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I am in the process to implement a Windows Service which is hosting a "Sequential Workflow" (Windows Workflow-Foundation). The sequential workflow is quite simple and, basically, is nested in a while activity which never ends.
The primary purpose is to schedule jobs over a certain period of time.
Since the project shares part of the infrastructure with an ASP.NET MVC application, I would like to re-use what I've built so far. I've split the windows-service project in two part: the service itself and the workflow project.
The service is a "stupid" container with the only reference to the workflow; it's main purpose is to start it:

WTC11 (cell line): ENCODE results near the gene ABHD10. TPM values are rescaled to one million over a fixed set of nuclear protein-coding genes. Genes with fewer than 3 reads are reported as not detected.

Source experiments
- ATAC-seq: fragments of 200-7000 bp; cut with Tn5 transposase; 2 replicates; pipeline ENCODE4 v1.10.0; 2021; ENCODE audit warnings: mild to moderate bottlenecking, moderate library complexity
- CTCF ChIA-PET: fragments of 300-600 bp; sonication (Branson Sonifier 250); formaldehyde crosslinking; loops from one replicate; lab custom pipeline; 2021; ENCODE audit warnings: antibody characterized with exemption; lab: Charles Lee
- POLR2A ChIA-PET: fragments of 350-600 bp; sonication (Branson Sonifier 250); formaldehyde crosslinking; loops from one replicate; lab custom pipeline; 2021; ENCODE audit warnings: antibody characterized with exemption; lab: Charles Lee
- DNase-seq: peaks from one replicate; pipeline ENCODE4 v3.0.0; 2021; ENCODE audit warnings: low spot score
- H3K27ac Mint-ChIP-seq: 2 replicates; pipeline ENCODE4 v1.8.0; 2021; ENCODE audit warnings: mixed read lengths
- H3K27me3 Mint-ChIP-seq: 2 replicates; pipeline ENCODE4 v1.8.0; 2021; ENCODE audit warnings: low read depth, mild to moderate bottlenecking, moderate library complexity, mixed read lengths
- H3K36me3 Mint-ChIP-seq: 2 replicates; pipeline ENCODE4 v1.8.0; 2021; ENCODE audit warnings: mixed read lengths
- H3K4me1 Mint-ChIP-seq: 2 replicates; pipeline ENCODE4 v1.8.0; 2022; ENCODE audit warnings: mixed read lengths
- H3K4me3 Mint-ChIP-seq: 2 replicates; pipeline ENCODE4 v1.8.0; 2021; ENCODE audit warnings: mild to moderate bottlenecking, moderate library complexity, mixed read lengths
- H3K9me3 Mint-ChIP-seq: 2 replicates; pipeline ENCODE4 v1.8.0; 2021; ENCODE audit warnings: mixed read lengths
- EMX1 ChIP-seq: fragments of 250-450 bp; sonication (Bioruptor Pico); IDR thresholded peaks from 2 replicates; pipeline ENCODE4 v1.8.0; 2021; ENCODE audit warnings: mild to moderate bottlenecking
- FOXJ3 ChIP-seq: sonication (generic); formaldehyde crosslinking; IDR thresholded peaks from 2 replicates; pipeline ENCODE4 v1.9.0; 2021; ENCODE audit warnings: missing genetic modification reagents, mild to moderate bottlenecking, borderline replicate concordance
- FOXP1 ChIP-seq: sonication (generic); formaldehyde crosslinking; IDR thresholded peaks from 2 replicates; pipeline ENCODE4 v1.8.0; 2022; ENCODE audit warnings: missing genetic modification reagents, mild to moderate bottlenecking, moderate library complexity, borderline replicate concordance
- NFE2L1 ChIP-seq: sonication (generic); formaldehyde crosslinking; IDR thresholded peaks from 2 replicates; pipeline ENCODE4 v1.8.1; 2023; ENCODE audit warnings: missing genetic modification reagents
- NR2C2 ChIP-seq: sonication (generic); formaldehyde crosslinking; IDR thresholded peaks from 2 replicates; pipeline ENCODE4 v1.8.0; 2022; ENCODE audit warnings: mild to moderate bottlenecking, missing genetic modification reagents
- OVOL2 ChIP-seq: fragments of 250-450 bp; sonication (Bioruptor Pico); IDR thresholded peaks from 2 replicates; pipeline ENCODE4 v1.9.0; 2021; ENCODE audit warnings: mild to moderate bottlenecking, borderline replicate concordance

workflowEngine = new WorkflowRuntime();
WorkflowInstance instance = workflowEngine.CreateWorkflow(typeof(BpReminders.WorkFlow.Scheduler), parameters);
instance.Start();

The workflow-foundation project references all the other projects I need to use and is responsible for the dependency injection (structureMap).

I've created a prototype now and everything seem to work. Now, my dilemma is, should be the windows-service responsible to resolve the dependencies and inject those in the workflow or my approach is good enough considering that one day I might decide to change the host of the workflow? Is it possible, eventually, to use structureMap to inject the dependencies in a workflow project?

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up vote 0 down vote accepted

Since you would have to use property injection to inject into the workflow anyway, I would prefer to call the container inside the workflow to build up objects as needed. If you do want to do property injection, take a look at this: http://codebetter.com/jeremymiller/2008/10/09/setter-injection-in-structuremap-2-5/.

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